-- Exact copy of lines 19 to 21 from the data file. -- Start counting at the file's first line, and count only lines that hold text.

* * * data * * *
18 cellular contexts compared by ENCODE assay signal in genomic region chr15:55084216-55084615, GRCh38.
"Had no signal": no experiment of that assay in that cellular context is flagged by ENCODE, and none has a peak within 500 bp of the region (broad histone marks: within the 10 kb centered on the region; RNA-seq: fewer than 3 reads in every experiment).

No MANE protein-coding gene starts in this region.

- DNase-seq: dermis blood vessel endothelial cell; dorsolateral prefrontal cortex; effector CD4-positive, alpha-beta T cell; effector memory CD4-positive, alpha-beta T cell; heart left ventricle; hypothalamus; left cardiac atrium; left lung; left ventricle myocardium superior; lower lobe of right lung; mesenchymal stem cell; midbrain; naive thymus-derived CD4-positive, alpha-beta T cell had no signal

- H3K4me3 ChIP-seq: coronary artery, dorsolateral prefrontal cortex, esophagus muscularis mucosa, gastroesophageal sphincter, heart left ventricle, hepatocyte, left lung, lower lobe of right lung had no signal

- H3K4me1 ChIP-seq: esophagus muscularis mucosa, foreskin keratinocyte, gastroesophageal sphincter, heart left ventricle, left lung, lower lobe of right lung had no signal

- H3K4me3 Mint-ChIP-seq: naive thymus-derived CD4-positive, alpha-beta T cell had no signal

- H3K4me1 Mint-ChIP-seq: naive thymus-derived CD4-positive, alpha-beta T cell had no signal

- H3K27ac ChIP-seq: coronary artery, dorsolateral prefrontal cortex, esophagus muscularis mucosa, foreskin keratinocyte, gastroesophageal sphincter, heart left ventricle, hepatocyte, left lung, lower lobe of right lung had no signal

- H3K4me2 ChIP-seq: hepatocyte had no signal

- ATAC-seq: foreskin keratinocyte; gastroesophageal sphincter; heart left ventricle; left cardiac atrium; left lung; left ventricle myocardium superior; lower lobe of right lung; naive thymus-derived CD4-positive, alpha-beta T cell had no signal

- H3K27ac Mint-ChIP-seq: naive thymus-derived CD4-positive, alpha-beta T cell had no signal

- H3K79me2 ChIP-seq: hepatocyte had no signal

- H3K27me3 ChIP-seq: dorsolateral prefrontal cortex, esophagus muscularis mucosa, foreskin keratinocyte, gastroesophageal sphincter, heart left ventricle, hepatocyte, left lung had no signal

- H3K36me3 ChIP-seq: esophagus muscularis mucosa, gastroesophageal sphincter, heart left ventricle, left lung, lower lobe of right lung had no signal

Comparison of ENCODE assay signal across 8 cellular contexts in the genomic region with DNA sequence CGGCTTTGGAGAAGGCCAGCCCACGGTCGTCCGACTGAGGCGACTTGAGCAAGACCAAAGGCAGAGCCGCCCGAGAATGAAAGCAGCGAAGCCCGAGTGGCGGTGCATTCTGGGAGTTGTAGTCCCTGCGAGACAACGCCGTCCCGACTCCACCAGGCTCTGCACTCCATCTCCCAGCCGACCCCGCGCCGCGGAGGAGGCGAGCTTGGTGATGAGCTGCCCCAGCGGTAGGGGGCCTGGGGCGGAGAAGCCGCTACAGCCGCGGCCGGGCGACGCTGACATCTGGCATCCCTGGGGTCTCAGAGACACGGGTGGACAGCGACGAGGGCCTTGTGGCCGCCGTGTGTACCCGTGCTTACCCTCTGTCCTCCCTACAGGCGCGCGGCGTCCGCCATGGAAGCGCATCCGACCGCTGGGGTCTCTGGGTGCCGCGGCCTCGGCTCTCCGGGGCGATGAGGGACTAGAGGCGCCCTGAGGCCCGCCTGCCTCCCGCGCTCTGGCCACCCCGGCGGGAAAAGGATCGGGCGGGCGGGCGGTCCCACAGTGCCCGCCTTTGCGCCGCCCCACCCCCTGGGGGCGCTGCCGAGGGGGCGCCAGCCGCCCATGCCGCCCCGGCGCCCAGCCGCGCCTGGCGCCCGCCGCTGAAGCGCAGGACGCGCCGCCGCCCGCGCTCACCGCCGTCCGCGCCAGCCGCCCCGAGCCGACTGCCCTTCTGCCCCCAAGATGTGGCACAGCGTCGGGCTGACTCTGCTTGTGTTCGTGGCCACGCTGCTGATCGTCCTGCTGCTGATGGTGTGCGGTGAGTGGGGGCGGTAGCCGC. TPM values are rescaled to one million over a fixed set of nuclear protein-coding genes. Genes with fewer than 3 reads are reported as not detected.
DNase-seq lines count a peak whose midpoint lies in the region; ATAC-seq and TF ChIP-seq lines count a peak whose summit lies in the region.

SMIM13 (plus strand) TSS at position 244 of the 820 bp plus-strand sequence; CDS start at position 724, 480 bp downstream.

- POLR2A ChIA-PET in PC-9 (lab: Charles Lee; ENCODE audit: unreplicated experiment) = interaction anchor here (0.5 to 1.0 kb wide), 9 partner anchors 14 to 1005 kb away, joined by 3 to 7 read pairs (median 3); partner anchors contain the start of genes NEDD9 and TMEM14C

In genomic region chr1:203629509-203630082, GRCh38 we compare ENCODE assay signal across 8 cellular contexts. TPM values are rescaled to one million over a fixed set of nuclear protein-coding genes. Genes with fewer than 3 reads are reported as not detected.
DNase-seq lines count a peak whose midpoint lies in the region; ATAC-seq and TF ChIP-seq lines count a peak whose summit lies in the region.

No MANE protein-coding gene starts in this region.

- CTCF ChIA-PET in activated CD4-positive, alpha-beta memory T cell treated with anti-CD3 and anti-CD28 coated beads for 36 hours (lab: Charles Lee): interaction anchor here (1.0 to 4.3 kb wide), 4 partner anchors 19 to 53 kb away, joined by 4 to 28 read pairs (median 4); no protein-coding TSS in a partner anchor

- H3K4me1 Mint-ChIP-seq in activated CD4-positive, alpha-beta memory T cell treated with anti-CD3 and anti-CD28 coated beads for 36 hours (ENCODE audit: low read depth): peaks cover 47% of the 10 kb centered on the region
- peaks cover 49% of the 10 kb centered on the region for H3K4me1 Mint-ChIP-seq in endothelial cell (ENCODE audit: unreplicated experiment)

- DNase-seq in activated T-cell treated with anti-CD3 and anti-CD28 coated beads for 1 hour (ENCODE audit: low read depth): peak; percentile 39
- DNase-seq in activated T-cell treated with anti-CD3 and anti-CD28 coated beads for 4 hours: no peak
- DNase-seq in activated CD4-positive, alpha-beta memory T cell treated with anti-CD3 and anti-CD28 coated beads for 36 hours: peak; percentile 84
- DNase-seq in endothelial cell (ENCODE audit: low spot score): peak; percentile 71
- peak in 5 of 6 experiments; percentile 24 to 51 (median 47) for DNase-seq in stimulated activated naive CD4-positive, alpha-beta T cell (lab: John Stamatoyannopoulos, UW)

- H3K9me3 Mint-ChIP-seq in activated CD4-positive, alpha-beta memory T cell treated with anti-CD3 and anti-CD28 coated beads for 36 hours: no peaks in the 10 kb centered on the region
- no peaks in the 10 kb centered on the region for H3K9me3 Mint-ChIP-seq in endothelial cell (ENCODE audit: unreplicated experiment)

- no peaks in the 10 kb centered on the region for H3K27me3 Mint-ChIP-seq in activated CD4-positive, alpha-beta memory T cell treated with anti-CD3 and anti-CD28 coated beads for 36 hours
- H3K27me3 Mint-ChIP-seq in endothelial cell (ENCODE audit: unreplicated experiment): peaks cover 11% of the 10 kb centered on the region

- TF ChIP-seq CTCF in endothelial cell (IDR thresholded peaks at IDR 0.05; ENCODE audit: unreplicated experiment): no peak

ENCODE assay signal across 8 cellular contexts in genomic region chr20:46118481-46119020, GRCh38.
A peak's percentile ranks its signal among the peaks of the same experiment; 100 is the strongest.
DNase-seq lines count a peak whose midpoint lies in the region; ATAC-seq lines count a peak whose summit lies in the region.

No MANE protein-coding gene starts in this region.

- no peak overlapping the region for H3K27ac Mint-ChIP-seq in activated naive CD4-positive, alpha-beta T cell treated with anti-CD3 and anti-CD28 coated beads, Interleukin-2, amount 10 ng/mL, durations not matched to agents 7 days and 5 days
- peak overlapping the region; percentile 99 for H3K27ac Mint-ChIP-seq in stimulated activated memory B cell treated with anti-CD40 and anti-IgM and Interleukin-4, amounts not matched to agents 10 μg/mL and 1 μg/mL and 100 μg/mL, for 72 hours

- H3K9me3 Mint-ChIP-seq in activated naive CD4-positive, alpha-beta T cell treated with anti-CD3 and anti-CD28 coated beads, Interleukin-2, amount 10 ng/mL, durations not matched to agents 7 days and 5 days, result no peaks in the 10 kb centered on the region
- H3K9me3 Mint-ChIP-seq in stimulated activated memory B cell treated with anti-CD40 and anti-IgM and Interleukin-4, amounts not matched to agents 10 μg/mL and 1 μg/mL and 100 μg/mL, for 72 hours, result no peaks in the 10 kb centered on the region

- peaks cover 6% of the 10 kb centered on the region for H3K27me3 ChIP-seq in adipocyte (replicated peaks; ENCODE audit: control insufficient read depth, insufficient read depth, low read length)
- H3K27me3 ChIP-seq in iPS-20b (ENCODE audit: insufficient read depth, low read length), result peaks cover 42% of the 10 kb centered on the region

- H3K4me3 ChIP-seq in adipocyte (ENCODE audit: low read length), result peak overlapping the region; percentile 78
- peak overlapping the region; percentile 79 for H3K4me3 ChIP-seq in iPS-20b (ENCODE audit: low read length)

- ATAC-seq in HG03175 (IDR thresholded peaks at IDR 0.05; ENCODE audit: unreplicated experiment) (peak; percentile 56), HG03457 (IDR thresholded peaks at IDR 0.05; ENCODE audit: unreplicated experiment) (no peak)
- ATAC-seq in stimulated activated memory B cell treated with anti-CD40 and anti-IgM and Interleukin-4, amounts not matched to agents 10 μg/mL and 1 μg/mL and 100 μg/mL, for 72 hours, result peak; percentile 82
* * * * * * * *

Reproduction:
- POLR2A ChIA-PET in PC-9 (lab: Charles Lee; ENCODE audit: unreplicated experiment) = interaction anchor here (0.5 to 1.0 kb wide), 9 partner anchors 14 to 1005 kb away, joined by 3 to 7 read pairs (median 3); partner anchors contain the start of genes NEDD9 and TMEM14C

In genomic region chr1:203629509-203630082, GRCh38 we compare ENCODE assay signal across 8 cellular contexts. TPM values are rescaled to one million over a fixed set of nuclear protein-coding genes. Genes with fewer than 3 reads are reported as not detected.
DNase-seq lines count a peak whose midpoint lies in the region; ATAC-seq and TF ChIP-seq lines count a peak whose summit lies in the region.